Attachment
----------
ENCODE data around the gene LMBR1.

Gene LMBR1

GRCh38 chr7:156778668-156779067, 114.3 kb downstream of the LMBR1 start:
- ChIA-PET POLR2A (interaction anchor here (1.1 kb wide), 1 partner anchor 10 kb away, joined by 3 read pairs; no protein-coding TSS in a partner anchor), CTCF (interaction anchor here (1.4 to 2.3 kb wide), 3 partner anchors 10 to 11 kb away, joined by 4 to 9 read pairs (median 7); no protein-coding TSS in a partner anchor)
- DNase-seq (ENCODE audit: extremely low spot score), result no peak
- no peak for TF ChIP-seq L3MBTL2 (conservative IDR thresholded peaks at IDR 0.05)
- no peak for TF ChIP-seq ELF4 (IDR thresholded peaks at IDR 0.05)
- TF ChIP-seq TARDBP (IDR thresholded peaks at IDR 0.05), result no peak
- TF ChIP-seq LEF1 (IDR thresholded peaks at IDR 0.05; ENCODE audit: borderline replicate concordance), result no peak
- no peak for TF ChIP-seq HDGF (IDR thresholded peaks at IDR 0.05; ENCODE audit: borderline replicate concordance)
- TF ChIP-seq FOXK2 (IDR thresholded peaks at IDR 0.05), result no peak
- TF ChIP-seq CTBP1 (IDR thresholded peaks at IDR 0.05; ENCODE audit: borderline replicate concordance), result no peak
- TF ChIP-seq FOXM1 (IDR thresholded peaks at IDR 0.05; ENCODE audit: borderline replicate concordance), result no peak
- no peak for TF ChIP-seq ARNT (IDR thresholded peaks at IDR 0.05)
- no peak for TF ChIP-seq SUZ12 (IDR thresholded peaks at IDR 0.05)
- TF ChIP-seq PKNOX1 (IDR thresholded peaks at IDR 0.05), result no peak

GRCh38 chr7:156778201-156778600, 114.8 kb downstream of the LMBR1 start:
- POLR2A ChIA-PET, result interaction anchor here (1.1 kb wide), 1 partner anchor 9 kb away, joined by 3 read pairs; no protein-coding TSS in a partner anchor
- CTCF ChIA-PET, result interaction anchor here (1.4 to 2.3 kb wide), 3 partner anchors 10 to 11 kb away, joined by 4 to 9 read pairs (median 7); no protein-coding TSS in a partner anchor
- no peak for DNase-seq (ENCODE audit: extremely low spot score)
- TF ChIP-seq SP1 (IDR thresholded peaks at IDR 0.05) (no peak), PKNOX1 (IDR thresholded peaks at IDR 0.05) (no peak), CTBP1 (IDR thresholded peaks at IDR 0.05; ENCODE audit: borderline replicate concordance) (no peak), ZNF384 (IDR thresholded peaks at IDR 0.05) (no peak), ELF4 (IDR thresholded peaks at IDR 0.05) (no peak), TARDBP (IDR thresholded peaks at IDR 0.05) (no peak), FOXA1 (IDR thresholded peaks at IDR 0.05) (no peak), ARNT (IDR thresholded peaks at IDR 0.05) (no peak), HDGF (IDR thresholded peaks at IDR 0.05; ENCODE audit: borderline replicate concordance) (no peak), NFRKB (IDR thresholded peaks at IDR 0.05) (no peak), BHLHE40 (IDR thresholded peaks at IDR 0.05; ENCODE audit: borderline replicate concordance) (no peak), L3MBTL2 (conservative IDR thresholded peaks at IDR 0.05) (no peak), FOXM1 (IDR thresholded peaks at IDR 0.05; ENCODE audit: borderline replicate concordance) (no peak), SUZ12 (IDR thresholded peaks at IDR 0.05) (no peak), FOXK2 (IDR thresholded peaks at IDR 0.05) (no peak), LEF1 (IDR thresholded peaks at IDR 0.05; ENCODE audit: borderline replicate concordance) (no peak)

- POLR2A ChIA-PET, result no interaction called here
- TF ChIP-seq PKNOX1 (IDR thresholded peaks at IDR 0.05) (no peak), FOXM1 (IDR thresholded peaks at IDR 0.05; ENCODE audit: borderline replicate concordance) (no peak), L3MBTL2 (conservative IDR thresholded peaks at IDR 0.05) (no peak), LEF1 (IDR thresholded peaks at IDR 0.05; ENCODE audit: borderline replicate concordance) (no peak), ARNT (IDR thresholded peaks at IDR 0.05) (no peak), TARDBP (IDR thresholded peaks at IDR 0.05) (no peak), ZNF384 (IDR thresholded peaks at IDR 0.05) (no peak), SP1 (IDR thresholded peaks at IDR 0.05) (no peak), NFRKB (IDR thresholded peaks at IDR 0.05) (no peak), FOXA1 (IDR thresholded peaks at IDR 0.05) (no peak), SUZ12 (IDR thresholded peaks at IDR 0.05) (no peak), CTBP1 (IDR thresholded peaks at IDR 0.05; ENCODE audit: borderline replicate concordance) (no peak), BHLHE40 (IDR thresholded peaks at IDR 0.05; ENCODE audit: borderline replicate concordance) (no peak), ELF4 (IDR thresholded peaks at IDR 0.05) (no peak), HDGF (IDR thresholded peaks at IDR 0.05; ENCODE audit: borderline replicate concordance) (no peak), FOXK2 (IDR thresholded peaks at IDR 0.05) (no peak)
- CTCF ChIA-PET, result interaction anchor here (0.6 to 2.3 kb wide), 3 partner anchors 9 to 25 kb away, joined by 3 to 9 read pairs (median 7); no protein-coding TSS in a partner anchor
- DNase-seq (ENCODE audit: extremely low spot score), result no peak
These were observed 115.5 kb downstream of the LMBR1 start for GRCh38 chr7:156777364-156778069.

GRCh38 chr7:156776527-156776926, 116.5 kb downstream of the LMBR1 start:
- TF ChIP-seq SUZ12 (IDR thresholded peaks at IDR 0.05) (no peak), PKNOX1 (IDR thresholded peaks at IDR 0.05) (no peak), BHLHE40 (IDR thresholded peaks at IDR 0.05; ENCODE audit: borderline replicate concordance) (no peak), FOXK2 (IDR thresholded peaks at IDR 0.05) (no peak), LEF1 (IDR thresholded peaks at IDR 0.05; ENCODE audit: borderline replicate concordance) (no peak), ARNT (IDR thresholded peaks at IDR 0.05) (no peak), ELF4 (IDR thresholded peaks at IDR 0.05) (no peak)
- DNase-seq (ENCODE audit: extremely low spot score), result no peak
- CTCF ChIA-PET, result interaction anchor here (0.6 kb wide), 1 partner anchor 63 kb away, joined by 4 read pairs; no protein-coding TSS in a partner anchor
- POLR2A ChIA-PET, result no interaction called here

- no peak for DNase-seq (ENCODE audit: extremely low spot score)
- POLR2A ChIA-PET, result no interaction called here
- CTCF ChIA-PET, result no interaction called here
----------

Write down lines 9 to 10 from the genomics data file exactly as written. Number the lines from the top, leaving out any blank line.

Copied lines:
- TF ChIP-seq LEF1 (IDR thresholded peaks at IDR 0.05; ENCODE audit: borderline replicate concordance), result no peak
- no peak for TF ChIP-seq HDGF (IDR thresholded peaks at IDR 0.05; ENCODE audit: borderline replicate concordance)